W3C home > Mailing lists > Public > public-htmail@w3.org > November 2014

Re: "cleaning HTML for security"

From: Stefan Mies <stefan.mies@gmail.com>
Date: Mon, 17 Nov 2014 08:48:19 +0100
Message-ID: <CAOMFAkqRa+7Y9UxLSioBaiM+H9uYVNwmWNs7y=hv4peZ9whDkQ@mail.gmail.com>
To: Neil Jenkins <neilj@fastmail.fm>
Cc: public-htmail@w3.org

I'm agree with the js part. The CSS handling looks different. Today modern
email web clients parse the emails before the mail will be show. In this
way it is possible to read CSS classes and renamed it if there any problems
with the internal CSS.

CSS will be tricky in case of file size and external references, but there
no problem with a UI Hacking for web clients

Am 17.11.2014 07:45 schrieb "Neil Jenkins" <neilj@fastmail.fm>:

>  For a generic API, I would say the main thing is to remove all forms of
> scripting (<script> tags, onX attributes, etc.) and all references to
> external plugins; these are security holes if they are allowed to run in
> the context of your application and are impossible to reliably sanitise.
> Browsers implementing this have a huge advantage in that they already have
> a full HTML5 parser, so if they need to sanitise an HTML string they can
> use this to parse out a tree, then it is trivial to walk the tree and use a
> whitelist of allowed tags and attributes to strip out any scripting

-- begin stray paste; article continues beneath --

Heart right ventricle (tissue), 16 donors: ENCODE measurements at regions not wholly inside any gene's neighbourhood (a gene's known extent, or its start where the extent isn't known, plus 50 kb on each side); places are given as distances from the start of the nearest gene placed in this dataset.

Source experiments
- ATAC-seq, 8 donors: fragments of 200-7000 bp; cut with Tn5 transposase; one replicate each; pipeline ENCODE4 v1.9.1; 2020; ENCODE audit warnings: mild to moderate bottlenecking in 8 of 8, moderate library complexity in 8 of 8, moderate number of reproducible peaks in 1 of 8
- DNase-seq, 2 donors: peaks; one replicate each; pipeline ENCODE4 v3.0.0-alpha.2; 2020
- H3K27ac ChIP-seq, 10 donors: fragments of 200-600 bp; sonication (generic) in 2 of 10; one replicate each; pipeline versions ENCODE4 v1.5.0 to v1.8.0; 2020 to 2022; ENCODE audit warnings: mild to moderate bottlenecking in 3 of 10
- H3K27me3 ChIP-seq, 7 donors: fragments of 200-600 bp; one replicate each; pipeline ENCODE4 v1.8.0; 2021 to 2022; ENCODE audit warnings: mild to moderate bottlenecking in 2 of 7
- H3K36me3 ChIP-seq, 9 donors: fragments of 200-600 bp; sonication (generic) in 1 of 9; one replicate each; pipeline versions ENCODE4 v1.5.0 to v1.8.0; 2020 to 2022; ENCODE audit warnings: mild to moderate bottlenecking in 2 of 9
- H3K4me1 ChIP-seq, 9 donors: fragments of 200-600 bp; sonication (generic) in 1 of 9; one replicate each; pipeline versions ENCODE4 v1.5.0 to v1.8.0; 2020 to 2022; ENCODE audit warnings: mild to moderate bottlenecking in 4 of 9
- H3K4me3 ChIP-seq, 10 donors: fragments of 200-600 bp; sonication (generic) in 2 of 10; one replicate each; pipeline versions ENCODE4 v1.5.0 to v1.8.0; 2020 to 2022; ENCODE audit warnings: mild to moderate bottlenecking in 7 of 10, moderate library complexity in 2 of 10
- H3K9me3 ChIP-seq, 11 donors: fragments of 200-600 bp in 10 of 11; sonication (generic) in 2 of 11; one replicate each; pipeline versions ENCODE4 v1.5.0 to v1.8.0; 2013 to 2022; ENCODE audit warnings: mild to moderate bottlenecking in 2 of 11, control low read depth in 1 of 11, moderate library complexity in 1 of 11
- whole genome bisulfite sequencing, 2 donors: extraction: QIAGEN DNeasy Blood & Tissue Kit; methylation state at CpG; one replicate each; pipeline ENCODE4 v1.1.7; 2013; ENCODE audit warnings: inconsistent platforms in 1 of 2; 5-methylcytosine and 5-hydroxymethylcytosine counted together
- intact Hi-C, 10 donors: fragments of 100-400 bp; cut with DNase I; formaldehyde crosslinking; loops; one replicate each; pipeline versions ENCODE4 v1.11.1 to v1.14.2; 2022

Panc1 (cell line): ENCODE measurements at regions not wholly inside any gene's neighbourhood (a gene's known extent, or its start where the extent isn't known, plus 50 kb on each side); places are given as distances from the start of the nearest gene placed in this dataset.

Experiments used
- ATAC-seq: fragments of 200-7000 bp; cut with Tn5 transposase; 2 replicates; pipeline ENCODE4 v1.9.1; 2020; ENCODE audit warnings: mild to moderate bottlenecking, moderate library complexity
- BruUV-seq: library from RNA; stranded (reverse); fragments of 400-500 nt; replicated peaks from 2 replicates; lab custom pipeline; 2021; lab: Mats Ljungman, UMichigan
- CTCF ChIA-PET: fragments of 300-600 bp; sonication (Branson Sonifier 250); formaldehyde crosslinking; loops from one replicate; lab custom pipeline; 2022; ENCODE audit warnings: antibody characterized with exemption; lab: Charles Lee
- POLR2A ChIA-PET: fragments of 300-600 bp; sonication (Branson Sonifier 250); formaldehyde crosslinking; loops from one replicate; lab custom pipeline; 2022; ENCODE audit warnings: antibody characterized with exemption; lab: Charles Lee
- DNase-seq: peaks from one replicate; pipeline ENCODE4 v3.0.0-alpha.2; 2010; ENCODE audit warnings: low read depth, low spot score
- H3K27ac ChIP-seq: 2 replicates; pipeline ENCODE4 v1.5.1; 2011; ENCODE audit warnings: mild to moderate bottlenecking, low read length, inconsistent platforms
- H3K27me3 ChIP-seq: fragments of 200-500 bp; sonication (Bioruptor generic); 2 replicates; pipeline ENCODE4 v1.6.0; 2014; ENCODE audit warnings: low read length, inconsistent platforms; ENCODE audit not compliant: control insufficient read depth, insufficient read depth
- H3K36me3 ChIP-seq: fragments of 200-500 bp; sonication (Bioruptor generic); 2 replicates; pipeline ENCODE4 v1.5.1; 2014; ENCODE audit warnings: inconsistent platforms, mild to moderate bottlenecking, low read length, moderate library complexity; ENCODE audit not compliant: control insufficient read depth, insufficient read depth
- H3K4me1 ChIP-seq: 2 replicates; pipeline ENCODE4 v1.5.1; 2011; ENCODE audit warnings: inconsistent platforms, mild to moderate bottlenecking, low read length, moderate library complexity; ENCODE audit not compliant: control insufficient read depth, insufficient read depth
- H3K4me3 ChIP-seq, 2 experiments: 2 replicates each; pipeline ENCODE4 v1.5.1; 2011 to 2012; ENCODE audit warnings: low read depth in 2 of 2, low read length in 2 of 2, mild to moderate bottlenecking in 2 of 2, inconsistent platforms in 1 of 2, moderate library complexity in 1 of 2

> elements before serialising it again. External systems doing this need to
> be wary of all the ways they can be tricked into parsing something one way,
> only for the browser to interpret it differently, making what you thought
> was a safe string suddenly be inside a script tag etc.
> One thing I would say is <noscript> contents should be *included* (since
> you're removing the scripting) but the tags themselves removed (since it
> will probably be injected into a context that *does* support scripting). We
> once had a security bug due to the unexpected interaction between
> <noscript> and comment tags.
> CSS is a tricky one; what should be allowed depends on the context it will
> be inserted into. In a webmail system you have to be careful to avoid
> conflict with existing styles and not allow the content to draw over your
> UI, which could lead to phishing attacks. iframes can be used to sandbox
> content, but bring a whole world of other problems unfortunately. However,
> the nice thing about CSS is that the JS of the application handling the
> paste can be used to sanitise the CSS as required, so I don't think it's
> necessary to do this at the browser level.
> Neil.
Received on Monday, 17 November 2014 07:48:46 UTC

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